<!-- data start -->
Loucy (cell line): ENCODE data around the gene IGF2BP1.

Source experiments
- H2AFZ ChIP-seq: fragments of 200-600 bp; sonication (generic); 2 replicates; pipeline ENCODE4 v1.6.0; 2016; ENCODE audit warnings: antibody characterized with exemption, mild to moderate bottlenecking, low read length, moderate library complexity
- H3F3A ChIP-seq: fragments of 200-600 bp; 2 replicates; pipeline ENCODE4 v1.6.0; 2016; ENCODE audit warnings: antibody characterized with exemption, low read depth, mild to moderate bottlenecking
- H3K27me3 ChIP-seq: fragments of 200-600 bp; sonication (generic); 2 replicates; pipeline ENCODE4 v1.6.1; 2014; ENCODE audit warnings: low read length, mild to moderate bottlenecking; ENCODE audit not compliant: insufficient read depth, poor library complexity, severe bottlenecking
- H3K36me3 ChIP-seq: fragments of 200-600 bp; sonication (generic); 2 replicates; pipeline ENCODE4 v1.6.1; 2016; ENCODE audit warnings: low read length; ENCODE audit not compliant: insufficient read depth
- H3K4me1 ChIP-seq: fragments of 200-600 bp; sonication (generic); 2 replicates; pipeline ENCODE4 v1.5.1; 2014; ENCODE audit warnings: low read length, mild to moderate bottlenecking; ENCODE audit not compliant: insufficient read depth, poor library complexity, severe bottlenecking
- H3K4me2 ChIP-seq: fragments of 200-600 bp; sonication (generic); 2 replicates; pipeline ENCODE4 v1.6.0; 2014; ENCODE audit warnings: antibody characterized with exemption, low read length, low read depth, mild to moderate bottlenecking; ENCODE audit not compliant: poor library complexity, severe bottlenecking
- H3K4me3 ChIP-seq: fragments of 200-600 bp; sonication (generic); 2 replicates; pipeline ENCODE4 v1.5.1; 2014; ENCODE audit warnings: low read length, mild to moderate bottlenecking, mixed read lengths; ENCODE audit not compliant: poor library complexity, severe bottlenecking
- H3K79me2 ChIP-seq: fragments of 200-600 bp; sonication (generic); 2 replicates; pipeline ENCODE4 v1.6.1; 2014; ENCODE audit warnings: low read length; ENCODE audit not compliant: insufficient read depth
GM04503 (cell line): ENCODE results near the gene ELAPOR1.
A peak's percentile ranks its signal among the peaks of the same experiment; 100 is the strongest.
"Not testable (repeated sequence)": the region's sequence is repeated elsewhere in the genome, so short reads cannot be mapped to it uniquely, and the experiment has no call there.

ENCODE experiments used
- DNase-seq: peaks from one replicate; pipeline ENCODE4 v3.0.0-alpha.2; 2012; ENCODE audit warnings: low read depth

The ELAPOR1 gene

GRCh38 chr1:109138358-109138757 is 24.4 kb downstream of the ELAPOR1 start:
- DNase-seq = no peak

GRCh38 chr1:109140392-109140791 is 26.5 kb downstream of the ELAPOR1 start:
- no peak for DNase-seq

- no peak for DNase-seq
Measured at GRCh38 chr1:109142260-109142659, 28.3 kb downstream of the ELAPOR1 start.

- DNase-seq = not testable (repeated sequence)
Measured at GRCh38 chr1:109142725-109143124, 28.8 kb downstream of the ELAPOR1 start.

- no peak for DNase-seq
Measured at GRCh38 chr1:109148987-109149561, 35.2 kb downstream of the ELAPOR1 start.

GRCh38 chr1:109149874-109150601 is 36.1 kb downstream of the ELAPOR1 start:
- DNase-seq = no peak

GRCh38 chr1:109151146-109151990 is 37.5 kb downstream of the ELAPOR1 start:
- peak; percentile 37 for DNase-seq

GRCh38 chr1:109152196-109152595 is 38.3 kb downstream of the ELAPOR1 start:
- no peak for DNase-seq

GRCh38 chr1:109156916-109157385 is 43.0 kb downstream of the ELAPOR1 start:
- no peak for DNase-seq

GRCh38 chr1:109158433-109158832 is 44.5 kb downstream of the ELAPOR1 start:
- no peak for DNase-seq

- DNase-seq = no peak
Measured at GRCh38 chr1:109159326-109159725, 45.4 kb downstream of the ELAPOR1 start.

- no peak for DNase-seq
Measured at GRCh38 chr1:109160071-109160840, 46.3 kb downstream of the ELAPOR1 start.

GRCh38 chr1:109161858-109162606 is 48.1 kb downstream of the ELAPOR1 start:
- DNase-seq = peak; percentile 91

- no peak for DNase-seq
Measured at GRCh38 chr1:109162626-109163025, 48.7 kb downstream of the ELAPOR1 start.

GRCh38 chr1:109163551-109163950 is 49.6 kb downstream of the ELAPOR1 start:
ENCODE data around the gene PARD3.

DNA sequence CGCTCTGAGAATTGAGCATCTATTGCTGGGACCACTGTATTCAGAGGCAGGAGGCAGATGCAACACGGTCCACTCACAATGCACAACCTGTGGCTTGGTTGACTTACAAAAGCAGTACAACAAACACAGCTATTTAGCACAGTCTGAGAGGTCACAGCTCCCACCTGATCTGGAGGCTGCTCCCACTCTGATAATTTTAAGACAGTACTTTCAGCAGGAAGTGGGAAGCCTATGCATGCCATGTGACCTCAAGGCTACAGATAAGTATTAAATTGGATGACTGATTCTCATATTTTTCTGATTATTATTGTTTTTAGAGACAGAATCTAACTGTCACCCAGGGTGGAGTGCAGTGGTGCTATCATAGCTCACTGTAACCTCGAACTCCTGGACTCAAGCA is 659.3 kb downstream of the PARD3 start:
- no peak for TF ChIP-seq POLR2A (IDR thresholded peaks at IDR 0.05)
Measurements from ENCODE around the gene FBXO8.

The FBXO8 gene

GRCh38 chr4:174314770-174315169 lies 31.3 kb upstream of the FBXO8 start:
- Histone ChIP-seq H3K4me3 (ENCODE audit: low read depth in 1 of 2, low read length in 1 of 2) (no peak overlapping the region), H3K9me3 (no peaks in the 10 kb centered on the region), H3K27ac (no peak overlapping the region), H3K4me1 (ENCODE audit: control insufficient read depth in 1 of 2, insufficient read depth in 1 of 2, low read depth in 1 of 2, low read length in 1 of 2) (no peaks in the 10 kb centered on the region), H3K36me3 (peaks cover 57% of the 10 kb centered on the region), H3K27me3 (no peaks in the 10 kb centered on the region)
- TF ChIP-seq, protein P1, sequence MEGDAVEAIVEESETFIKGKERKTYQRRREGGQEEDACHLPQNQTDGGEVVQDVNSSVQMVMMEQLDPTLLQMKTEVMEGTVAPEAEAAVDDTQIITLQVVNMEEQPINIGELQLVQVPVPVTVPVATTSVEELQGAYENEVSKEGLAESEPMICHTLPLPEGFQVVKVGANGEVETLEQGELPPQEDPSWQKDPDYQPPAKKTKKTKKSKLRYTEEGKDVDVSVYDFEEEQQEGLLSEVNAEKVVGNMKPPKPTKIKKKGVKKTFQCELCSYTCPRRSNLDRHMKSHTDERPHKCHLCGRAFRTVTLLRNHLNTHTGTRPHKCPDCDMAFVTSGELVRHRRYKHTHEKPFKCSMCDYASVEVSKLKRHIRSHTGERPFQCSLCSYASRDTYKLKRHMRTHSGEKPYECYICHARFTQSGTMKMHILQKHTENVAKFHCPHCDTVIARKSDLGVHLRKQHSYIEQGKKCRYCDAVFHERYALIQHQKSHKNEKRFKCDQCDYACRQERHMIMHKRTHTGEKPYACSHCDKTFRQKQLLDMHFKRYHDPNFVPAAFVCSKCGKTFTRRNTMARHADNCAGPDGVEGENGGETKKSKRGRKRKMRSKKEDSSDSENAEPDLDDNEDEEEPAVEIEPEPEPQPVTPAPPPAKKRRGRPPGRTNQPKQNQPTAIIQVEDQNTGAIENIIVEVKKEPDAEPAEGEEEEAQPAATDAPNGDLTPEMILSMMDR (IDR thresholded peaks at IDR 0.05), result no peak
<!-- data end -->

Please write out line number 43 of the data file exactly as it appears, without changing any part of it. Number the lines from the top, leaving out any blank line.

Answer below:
- no peak for DNase-seq